By Adriana van Tilburg
Photography: Private collection
Oaks Milky Way (Clearway - Galaxie Piereville x Jalisco B) is the flagship of the Oaks Sport Horses breeding enterprise in Australia. The mare is competing at 1m70 level under the saddle of Australian Hilary Scott and the pair represented their country at last year’s World Equestrian Games in Herning, Denmark.
We look at the story behind the breeder of Oaks Milky Way when Hilary Scott took her time to answer a few questions.
Oaks Sport Horses
Alice Cameron started breeding in Australia 20 years ago after importing four mares from Europe. Two were in foal. It was the starting point of a very interesting journey. These first mares were:
• Altes van Beekveld (2000/BWP Darco - Raltes x Voltaire, breeder: Rik Spaas)
• Vedette S (1998/BWP Cassini I - Roulette x Brown Boy, Stamm 3801, breeder: Schrickx BVBA)
• Galaxie Piereville (1994/SF Jalisco B - Sentinelle x Grand Veneur, breeder: Georges Brohier)
• Miss Platiere (2000/SF Verdi - Fetiche Platiere x Papillon Rouge, breeder: SCEA Leforestier)
Hilary Scott is the daughter of Alice Cameron and has been based in the Netherlands for the past nine years. She is now competing at the highest level with the home-bred mare Oaks Milky Way.
Q Why did your mother start with breeding?
Growing up she always loved and had passion for horses. My mother rode non-competitive dressage and we had pony club ponies, but she was always interested in animal husbandry.
My mother was a farmer; she grew cotton, wheat, and raised cattle, plus she used to be an English and history teacher. When she sold her cotton farm she decided that she wanted to do something with horses and maybe breed. At that stage I had started to focus more on showjumping. Had it been a different discipline maybe my mother would have start breeding different horses. But because I was more into showjumping and we shared the same passion she started to breed jumping horses.
My mother is somebody who likes to do things properly, with a lot of integrity, and to do it the right way. She also wanted Australian riders to have access to the same quality of horses as the rest of the world. It has absolutely provided Australia with good quality horses. Also thanks to Chris and Helen Chugg, who imported Vivant (Feugo de Prelet x Landino) and Conquistador (Clinton x Heartbreaker) to Australia. That was the beginning of a lot of change for the way breeding was going in Australia. We basically were breeding with Thoroughbreds, which were also fantastic horses. But the Thoroughbred horse has changed into producing more sprinters, shorter-distance horses, and becoming smaller, not the types that would make the really good jumpers. So my mother really wanted to try to give Australia the opportunity to have those Warmbloods that were winning jumping competitions.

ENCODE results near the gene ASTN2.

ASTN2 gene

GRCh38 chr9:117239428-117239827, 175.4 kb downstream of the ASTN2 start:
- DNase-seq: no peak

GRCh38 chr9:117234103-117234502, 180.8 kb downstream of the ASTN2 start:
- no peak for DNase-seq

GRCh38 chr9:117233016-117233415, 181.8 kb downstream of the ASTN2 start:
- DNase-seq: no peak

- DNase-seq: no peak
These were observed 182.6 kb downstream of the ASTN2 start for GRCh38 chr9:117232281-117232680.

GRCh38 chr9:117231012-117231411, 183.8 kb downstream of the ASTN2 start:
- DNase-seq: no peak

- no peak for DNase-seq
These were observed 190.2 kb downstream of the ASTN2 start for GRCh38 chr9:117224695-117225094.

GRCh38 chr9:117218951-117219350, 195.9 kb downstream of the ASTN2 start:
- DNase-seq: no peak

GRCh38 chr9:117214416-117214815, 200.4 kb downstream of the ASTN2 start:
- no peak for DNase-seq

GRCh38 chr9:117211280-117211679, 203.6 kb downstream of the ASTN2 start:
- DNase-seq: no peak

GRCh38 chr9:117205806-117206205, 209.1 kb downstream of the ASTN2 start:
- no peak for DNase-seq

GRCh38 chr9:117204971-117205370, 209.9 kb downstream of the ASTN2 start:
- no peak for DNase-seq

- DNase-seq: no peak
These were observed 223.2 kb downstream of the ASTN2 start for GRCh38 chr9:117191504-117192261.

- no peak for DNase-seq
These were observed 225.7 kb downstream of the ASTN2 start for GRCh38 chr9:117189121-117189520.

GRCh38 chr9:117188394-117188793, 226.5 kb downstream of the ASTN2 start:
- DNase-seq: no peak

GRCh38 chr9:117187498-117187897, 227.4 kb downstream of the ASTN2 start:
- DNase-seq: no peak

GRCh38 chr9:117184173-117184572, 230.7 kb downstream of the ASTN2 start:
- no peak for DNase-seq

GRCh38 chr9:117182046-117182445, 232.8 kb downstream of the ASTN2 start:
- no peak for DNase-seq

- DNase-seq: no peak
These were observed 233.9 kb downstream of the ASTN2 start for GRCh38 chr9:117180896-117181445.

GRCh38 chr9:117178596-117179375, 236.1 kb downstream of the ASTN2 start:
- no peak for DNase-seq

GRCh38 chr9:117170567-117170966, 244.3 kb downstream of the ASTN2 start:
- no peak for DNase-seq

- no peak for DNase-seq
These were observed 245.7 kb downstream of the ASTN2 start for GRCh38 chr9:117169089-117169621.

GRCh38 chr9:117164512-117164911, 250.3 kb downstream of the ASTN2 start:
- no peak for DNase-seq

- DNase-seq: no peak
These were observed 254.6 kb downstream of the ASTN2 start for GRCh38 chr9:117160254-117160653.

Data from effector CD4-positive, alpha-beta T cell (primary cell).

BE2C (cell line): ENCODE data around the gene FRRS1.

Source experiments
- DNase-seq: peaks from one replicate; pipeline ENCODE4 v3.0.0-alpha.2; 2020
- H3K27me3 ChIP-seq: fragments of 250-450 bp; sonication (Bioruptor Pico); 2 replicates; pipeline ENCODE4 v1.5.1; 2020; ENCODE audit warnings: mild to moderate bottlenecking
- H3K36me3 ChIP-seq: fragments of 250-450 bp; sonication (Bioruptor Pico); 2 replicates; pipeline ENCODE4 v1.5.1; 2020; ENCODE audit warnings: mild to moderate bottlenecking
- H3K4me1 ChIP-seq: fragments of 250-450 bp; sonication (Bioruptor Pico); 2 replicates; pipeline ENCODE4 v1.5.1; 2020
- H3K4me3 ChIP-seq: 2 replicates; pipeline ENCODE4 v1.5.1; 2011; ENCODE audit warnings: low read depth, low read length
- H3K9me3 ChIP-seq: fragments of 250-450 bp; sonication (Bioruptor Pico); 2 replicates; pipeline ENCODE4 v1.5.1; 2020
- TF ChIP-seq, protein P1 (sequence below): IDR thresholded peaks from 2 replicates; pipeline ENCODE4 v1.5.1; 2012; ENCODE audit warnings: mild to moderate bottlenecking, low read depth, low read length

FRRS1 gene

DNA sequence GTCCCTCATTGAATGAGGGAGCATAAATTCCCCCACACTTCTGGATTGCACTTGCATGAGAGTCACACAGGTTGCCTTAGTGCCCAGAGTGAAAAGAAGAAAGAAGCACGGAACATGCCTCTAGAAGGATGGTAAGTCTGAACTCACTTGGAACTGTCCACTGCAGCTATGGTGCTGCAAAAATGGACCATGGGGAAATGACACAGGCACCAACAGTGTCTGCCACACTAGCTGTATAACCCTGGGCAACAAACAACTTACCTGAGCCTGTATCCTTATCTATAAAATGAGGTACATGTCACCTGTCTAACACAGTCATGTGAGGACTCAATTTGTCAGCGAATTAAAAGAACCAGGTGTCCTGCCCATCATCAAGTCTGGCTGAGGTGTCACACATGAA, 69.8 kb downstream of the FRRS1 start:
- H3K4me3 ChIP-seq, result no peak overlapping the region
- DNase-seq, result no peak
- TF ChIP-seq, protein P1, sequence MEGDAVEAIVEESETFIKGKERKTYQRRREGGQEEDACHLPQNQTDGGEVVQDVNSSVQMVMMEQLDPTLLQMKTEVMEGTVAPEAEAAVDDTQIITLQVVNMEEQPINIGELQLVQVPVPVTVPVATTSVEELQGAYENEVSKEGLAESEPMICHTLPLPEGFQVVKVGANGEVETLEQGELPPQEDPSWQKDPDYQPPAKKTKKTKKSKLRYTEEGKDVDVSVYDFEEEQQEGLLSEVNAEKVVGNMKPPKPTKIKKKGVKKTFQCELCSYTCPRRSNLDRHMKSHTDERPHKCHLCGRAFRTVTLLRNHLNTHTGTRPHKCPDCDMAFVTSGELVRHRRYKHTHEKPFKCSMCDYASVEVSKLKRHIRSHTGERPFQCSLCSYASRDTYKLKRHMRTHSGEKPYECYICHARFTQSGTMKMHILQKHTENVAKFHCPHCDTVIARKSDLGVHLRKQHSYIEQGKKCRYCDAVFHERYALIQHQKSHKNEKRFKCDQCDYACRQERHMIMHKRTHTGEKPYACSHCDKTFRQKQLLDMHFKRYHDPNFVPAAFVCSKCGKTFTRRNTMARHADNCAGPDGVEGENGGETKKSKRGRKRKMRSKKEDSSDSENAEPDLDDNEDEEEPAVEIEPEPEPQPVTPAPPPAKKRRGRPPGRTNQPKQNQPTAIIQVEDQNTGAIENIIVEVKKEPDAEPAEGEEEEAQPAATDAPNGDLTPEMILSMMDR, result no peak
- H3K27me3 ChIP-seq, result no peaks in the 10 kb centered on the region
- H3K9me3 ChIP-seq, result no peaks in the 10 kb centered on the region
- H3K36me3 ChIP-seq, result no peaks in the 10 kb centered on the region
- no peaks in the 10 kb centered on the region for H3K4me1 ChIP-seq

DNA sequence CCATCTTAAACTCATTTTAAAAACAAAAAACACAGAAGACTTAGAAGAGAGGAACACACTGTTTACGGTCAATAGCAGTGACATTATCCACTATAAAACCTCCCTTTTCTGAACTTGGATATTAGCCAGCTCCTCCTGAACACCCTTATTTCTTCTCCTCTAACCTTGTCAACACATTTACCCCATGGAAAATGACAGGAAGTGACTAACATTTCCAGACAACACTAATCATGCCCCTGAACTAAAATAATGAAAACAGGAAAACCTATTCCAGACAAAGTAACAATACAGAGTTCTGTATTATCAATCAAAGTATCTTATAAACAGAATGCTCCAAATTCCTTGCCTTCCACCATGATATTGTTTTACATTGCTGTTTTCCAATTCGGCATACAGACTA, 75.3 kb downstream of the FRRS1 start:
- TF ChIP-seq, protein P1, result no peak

With the help of Chris and Helen Chugg and their partner, Mike Berera, my mother purchased her first Warmblood mares. Chris and Helen were on a trip at the time with Mike, who was very interested in breeding, and was the co-owner of Vivant and Conquistador. Between Mike, a Thoroughbred breeder, and Helen and Chris there was a lot of breeding experience. My mother surrounded herself with these knowledgeable people. She also did a lot of reading on the history of Warmbloods in Europe, delving right into it. She told them them that she wanted to have three mares for breeding: It was more affordable to buy broodmares. They came back with our four foundation mares. I remember Helen saying that the moment she saw Miss Platiere she knew she wanted to have her, because she was just stunning. She became a very good mare for us, winning a World Cup qualifier herself, producing the WEG competitor Oaks Redwood, and has several youngsters coming up now.
Q When did your mother start with breeding?
It was around the time Vivant and Conquistador were imported into Australia. That was around 2003. Our first properly bred foal crop was in 2005, although she’d had one or two foals in 2004. The first horse she bred went to jump World Cup in Australia with David Dobson. It is pretty impressive how many horses mum has bred that went to World Cup qualifiers and championships. It is a high statistic for what you would call a small breeder. We now have quite a few Oaks horses in Australia that are looking very exciting for the future.
Alice was also recognised for Service to Sport, an award from Equestrian Australia, just recently. There are around 200 Oaks-bred horses registered with Equestrian Australia. I think we’ve bred 42 that are registered with the FEI which is a high percentage that made it through to FEI level... To read the complete article you need to be a subscriber
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